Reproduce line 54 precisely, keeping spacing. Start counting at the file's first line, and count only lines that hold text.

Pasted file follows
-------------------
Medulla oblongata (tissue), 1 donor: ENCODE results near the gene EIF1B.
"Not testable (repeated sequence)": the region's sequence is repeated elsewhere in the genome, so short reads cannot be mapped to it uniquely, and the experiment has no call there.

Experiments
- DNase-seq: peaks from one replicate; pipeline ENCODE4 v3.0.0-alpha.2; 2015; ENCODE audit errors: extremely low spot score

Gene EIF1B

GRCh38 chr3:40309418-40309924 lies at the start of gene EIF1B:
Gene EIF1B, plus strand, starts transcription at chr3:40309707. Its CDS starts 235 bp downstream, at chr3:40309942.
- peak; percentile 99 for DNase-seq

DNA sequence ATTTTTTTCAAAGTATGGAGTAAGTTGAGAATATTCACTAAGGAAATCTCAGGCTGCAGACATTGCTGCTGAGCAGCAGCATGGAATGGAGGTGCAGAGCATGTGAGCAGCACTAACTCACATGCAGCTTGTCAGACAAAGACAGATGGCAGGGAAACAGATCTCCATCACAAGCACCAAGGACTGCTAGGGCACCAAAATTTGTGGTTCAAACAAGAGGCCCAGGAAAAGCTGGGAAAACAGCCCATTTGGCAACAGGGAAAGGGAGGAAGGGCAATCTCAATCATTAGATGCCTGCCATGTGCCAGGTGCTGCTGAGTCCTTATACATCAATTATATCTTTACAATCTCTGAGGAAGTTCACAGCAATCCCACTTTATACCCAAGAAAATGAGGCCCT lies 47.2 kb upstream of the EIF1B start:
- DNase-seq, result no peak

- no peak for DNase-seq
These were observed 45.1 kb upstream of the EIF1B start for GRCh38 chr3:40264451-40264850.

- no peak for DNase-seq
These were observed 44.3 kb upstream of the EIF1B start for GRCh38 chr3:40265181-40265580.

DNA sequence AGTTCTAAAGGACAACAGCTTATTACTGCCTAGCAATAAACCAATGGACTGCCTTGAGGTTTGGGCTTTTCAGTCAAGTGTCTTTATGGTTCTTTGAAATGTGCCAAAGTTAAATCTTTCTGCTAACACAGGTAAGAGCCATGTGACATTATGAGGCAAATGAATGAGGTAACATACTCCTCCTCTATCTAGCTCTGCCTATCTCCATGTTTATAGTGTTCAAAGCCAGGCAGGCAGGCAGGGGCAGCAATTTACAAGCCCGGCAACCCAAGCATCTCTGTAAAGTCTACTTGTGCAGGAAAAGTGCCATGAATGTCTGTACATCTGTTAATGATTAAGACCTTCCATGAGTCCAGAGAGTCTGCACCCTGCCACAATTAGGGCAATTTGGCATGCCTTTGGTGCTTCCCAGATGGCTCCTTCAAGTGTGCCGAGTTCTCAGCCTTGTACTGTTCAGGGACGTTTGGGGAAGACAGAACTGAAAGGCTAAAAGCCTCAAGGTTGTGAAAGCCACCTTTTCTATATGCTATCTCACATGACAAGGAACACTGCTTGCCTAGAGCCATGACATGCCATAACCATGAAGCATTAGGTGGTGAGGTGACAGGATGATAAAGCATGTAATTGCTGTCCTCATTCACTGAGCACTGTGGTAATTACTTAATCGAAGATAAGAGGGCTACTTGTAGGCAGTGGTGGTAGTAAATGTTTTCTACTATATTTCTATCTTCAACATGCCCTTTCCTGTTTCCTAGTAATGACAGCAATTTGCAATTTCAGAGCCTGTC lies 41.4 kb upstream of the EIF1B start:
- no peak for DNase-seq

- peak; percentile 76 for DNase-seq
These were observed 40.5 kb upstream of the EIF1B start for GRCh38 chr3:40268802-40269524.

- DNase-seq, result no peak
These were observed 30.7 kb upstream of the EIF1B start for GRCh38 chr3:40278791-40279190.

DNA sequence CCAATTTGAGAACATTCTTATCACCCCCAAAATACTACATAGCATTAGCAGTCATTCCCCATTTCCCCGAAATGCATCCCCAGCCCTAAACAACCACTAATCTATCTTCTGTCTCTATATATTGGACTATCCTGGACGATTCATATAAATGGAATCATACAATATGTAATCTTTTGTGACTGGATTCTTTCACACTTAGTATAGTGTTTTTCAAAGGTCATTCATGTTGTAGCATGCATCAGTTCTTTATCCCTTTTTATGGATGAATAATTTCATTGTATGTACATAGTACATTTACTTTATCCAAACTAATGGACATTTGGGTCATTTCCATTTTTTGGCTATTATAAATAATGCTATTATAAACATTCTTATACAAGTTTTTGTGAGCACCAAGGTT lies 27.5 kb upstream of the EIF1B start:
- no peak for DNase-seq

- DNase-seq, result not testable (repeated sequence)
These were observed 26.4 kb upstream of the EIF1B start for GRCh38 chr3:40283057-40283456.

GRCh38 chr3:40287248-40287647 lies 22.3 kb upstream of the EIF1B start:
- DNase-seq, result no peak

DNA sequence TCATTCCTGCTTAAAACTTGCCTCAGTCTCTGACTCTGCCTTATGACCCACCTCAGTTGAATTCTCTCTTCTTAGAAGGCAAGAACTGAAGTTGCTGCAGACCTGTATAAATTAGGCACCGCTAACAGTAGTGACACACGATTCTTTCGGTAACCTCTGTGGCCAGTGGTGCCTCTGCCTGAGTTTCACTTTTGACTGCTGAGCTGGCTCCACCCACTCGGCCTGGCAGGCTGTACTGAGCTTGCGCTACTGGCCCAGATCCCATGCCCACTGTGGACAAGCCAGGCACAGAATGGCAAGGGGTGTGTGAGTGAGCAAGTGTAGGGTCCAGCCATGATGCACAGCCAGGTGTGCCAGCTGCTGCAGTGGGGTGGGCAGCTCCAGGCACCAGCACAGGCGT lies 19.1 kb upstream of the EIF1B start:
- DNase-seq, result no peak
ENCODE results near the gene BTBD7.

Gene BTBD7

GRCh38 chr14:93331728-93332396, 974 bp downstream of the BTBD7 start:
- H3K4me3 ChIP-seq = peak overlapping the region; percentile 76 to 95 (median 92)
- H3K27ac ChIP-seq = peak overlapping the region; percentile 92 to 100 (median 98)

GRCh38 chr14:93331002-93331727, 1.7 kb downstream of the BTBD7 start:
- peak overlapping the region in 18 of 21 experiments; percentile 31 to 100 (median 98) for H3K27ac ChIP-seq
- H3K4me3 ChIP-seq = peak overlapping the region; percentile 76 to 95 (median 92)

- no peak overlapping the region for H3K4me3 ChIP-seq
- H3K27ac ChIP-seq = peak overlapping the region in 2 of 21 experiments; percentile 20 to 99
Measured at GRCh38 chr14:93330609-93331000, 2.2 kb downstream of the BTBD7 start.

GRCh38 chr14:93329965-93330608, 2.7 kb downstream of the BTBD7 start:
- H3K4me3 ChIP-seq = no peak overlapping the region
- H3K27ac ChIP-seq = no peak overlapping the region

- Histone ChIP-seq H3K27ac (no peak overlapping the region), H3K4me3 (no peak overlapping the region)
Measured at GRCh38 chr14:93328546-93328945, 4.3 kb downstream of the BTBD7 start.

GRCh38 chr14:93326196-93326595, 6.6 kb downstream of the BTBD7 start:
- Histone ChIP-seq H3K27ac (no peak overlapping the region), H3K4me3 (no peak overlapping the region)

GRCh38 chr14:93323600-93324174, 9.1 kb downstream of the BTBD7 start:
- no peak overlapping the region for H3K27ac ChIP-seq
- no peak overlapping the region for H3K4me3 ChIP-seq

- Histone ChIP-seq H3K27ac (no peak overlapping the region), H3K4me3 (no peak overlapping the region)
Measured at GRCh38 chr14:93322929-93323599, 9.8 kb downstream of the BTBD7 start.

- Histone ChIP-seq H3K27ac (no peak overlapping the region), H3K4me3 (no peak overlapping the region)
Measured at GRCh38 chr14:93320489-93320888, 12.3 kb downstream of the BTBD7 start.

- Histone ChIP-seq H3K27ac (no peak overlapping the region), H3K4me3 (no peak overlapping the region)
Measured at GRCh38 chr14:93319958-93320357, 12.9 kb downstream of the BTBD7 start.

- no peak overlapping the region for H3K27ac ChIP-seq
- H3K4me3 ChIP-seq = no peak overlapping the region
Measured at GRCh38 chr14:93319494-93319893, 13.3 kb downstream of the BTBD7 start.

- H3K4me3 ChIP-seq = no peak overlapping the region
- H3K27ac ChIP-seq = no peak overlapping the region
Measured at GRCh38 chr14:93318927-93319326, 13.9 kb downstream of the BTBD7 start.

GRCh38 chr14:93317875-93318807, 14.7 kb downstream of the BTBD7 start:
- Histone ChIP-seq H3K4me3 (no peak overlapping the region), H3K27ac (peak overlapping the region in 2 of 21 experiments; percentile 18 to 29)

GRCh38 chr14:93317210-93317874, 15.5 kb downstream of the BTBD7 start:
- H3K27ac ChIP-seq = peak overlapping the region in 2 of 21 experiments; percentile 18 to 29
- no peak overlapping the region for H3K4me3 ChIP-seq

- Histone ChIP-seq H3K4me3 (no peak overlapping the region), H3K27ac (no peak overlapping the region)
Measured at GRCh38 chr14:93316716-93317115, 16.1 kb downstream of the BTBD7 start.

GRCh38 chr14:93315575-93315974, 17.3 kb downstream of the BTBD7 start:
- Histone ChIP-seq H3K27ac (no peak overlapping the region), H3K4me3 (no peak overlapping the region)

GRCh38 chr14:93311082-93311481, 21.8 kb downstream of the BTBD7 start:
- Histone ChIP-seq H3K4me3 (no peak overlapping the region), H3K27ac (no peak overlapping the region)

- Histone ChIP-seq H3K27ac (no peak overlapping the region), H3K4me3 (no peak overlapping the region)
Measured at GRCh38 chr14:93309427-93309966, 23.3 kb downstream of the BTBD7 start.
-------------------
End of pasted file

- Histone ChIP-seq H3K27ac (no peak overlapping the region), H3K4me3 (no peak overlapping the region)